Production of functionalized linear DNA cassette and quantum dot/nanoparticle mediated delivery in plants

Abstract

Methods for introducing a functionalized linear nucleic acid cassette molecule of interest into a plant cell comprising a cell wall include use of nanoparticles. In some embodiments, the cell comprising a cell wall is a cultured plant cell. Methods include genetically or otherwise modifying plant cells and for treating or preventing disease in any plant, especially crop plants. Transgenic plants include a nucleic acid molecule of interest produced by regeneration of whole plants from plant cells transformed with functionalized linear nucleic acid cassette molecules.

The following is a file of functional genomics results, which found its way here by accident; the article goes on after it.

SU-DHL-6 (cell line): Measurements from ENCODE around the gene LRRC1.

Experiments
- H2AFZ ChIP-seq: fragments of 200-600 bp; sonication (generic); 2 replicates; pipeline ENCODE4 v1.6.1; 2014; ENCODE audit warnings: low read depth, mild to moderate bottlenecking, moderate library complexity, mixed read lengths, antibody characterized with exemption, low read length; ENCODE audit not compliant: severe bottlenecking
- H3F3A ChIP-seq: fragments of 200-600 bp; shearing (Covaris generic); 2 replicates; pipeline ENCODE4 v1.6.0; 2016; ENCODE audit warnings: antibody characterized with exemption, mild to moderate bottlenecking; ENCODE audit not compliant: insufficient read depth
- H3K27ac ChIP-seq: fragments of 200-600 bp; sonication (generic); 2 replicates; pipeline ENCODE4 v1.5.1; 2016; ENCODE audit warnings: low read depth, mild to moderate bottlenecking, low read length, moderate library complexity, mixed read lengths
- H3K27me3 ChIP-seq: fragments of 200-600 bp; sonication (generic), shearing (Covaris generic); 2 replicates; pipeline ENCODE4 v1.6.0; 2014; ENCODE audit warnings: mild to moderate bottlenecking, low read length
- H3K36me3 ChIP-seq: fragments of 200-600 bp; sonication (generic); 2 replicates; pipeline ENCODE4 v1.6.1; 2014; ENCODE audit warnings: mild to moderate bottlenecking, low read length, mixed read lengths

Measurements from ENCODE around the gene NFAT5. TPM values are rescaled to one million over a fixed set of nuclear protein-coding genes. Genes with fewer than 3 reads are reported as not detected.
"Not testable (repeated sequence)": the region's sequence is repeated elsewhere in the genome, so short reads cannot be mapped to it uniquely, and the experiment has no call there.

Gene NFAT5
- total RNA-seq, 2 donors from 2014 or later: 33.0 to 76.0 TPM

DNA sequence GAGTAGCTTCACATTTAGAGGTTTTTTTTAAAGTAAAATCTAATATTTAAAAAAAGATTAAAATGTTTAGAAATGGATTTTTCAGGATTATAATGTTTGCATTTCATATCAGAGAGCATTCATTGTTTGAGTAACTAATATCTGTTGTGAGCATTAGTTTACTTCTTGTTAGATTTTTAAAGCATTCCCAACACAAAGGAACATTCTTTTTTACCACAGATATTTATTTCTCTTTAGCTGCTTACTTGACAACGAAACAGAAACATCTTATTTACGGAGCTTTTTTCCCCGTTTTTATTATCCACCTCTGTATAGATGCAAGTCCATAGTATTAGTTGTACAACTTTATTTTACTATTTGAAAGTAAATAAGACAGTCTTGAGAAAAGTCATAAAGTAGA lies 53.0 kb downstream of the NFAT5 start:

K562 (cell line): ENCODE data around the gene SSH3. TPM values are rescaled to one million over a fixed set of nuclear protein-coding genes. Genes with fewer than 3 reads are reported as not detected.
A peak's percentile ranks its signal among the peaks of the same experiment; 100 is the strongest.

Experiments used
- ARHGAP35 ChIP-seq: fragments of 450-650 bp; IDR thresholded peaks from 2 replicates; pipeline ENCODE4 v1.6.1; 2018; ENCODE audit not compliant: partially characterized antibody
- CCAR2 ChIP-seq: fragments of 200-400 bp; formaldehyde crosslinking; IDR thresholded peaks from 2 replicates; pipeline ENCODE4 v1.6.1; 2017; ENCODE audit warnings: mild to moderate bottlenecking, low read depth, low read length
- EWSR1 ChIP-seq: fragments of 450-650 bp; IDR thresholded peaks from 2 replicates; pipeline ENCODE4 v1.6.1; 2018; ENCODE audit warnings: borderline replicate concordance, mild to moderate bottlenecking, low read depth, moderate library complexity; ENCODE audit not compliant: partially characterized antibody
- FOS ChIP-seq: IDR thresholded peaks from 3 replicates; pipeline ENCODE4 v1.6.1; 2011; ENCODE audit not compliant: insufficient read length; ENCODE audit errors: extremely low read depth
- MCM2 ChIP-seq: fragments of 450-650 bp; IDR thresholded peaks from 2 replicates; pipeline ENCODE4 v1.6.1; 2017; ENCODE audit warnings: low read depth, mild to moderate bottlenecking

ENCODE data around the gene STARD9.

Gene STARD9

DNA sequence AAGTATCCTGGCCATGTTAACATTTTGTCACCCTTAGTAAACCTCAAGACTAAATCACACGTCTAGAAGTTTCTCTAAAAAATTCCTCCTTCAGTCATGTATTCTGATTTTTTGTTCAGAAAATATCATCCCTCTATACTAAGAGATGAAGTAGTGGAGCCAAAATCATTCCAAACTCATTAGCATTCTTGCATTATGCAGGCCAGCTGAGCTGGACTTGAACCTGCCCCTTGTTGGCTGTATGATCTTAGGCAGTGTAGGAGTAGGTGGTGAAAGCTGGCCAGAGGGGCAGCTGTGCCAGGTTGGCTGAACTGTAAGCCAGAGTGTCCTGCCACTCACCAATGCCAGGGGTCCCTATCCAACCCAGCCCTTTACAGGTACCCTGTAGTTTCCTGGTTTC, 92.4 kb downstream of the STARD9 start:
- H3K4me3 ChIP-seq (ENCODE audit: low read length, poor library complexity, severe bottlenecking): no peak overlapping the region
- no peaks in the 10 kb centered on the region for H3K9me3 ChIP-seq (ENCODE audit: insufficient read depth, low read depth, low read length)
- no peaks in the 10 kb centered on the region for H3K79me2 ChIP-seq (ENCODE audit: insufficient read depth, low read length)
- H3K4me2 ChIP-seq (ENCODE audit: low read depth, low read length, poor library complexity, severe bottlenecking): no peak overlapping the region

Claims